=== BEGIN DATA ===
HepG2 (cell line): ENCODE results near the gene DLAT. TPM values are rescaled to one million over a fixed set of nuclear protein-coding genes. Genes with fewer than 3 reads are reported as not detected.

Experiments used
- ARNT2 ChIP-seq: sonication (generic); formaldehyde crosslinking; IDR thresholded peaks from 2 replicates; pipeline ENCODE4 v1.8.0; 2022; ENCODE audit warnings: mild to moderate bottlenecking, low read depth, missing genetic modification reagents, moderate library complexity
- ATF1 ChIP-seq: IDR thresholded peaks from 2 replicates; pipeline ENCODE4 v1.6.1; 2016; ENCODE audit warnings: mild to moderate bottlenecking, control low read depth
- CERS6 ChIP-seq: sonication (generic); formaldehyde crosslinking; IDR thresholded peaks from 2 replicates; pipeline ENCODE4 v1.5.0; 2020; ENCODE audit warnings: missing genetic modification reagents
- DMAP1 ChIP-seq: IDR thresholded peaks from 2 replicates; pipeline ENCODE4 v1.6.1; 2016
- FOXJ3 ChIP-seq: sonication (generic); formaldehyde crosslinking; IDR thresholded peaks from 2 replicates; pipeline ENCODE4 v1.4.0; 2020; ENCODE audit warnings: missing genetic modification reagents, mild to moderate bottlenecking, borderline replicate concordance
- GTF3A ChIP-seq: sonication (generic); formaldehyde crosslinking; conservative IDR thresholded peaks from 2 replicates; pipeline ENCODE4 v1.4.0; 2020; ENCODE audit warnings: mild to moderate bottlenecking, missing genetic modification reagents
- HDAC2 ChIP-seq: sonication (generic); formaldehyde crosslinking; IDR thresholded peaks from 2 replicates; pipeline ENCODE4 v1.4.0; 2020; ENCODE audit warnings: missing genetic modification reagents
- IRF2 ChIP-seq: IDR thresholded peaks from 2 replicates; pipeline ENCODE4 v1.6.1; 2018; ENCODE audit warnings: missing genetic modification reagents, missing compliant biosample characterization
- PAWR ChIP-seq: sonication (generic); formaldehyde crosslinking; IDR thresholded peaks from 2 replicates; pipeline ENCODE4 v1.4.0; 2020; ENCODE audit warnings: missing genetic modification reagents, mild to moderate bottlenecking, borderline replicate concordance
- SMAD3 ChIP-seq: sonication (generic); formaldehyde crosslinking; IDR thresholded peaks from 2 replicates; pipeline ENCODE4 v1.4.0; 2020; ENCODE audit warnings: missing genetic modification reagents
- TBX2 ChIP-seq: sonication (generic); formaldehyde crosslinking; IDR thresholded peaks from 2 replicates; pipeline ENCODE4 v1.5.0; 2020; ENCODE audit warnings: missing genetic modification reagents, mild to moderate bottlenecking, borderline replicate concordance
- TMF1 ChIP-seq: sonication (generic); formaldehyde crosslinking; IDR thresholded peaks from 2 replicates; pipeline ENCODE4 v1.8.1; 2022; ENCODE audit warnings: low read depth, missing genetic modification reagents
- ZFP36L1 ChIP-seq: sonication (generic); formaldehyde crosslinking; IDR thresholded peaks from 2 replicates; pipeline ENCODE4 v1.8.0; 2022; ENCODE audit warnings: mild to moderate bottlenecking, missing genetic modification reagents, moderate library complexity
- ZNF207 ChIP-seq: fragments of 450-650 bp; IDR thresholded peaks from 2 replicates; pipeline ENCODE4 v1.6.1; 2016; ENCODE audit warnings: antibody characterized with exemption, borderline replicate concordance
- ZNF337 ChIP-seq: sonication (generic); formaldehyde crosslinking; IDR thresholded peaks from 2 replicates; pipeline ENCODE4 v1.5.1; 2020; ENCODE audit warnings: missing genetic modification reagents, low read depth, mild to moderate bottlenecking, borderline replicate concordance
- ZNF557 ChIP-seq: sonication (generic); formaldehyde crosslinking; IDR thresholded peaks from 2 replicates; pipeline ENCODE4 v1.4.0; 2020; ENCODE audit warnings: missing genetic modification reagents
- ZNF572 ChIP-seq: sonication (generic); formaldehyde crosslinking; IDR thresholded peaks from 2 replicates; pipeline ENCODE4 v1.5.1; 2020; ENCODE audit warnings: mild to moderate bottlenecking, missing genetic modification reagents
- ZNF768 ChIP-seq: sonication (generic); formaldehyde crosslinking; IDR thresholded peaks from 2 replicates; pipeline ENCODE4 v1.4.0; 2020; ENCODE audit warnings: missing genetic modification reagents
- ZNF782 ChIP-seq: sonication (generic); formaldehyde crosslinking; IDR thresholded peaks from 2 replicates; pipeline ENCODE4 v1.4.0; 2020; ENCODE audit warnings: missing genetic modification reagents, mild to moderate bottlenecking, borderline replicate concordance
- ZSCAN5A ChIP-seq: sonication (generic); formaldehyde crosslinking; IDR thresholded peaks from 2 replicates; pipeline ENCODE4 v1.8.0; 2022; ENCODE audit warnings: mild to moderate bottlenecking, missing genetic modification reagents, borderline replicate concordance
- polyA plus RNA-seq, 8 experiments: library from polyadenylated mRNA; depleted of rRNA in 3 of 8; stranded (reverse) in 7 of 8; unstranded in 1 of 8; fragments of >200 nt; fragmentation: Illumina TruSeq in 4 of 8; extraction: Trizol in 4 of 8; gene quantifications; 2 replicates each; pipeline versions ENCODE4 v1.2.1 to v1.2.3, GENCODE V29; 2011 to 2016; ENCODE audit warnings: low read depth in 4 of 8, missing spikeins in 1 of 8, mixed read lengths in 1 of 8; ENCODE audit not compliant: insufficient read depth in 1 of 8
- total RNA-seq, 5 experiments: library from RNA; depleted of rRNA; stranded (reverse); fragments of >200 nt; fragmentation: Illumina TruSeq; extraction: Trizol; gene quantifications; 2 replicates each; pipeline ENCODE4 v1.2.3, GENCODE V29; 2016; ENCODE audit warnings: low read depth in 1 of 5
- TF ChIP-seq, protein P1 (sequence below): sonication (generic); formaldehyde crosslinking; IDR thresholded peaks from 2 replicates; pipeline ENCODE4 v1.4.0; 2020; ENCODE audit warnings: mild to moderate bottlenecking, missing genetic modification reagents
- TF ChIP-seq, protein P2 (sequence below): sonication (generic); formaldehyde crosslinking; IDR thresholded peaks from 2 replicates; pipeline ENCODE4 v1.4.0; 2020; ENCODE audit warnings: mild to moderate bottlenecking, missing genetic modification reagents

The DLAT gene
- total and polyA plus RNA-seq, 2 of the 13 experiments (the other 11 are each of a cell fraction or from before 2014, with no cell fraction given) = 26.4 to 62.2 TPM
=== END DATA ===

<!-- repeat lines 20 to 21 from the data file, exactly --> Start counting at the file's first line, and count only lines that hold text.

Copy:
- ZNF768 ChIP-seq: sonication (generic); formaldehyde crosslinking; IDR thresholded peaks from 2 replicates; pipeline ENCODE4 v1.4.0; 2020; ENCODE audit warnings: missing genetic modification reagents
- ZNF782 ChIP-seq: sonication (generic); formaldehyde crosslinking; IDR thresholded peaks from 2 replicates; pipeline ENCODE4 v1.4.0; 2020; ENCODE audit warnings: missing genetic modification reagents, mild to moderate bottlenecking, borderline replicate concordance